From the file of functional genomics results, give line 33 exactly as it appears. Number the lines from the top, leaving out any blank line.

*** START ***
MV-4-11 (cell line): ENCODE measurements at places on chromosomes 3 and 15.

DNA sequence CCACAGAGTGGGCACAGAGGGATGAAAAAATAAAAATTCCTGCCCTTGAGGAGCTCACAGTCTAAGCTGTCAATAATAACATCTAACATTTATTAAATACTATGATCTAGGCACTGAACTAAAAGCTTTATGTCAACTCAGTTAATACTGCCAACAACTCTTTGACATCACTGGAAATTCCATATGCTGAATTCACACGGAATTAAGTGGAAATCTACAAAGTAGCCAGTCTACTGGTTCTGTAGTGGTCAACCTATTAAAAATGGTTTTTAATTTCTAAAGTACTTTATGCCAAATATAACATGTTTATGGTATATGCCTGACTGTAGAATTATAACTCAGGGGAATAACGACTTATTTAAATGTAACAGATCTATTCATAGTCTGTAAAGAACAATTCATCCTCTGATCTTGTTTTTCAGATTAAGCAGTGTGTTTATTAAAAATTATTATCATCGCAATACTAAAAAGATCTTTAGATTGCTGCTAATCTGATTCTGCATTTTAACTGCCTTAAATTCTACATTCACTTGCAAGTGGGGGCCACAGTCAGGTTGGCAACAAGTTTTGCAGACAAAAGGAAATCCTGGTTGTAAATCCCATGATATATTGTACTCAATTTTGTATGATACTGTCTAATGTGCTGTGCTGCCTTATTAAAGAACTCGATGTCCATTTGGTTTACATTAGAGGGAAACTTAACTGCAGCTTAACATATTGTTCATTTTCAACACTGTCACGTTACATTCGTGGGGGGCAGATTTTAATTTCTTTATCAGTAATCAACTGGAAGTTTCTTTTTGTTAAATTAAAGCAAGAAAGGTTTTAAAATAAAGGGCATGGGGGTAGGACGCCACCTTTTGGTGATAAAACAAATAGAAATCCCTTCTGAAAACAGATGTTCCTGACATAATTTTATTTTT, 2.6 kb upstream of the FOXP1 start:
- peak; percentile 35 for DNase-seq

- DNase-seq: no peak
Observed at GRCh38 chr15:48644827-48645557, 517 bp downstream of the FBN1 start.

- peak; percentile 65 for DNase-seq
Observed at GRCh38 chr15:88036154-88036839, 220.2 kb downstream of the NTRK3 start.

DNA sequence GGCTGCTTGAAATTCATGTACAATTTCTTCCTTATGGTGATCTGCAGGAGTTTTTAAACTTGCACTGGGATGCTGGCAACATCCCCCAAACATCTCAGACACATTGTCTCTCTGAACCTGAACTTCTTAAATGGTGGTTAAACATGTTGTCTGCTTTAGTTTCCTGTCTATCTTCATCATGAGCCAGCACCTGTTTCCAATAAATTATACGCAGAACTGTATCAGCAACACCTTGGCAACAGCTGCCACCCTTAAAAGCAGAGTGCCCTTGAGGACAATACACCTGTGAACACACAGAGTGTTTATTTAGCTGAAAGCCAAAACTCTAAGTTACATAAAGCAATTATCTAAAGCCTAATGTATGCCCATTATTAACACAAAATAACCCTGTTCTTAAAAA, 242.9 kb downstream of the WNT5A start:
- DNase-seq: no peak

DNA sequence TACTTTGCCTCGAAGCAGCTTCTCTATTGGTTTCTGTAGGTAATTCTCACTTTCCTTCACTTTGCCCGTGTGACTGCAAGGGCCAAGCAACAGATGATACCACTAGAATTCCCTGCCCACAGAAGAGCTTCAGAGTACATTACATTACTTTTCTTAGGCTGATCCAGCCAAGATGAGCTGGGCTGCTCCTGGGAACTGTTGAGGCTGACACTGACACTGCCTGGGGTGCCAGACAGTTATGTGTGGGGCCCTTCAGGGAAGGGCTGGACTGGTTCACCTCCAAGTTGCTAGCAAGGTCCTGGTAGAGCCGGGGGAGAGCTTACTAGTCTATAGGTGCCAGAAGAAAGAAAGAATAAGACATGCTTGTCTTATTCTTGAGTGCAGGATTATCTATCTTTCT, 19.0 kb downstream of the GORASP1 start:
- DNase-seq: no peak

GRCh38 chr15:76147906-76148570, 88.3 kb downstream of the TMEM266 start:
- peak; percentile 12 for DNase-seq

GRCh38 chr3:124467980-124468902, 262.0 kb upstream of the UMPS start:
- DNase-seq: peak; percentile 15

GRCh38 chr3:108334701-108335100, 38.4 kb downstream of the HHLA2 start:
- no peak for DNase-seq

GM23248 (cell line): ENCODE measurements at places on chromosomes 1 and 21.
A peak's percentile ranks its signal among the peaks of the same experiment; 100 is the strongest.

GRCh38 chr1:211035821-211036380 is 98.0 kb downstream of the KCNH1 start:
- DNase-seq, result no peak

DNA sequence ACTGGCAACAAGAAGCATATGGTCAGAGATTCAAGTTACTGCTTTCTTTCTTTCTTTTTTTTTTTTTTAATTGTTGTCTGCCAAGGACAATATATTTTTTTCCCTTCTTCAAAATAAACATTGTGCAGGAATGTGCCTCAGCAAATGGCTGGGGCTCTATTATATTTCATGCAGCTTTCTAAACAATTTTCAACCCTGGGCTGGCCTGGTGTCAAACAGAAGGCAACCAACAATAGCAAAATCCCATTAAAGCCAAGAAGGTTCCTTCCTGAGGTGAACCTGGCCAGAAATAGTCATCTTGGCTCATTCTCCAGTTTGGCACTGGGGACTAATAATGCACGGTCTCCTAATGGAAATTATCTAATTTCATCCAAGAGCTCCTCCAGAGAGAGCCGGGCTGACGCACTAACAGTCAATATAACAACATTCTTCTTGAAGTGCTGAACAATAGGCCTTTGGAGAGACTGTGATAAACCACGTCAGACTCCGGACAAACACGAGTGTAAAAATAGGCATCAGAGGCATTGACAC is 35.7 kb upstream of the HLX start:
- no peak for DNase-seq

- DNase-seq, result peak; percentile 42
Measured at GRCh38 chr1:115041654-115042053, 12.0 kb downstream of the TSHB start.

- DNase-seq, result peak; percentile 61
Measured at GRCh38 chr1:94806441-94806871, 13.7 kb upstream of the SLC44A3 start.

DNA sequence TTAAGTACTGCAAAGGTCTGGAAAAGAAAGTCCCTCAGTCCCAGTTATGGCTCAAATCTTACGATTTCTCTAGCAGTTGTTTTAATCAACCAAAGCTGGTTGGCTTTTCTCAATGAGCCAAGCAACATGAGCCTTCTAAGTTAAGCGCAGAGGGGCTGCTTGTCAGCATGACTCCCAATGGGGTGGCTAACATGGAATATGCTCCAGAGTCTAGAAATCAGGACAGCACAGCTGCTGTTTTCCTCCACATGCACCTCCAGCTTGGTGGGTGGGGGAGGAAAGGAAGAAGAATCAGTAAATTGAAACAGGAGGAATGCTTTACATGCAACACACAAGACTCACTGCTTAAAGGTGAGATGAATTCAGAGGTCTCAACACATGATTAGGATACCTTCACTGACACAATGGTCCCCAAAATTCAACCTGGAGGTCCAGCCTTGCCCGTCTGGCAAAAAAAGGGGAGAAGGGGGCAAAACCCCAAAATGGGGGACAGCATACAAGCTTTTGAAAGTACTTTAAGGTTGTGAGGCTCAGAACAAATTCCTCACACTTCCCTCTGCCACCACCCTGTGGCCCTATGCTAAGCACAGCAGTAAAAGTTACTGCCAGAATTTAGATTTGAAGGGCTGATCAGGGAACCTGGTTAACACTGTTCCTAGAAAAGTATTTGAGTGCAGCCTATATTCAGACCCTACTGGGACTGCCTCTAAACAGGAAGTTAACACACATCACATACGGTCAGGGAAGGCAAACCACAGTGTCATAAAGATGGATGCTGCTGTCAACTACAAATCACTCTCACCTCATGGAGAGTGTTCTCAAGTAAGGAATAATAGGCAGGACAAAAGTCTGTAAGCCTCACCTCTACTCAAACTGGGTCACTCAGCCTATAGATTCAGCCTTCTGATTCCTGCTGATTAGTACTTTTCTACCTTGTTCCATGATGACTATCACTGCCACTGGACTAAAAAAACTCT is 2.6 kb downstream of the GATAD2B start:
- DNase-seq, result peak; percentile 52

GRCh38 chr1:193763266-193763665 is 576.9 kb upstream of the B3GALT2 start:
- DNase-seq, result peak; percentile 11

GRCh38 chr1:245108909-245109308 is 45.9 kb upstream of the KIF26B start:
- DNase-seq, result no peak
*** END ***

- DNase-seq, result no peak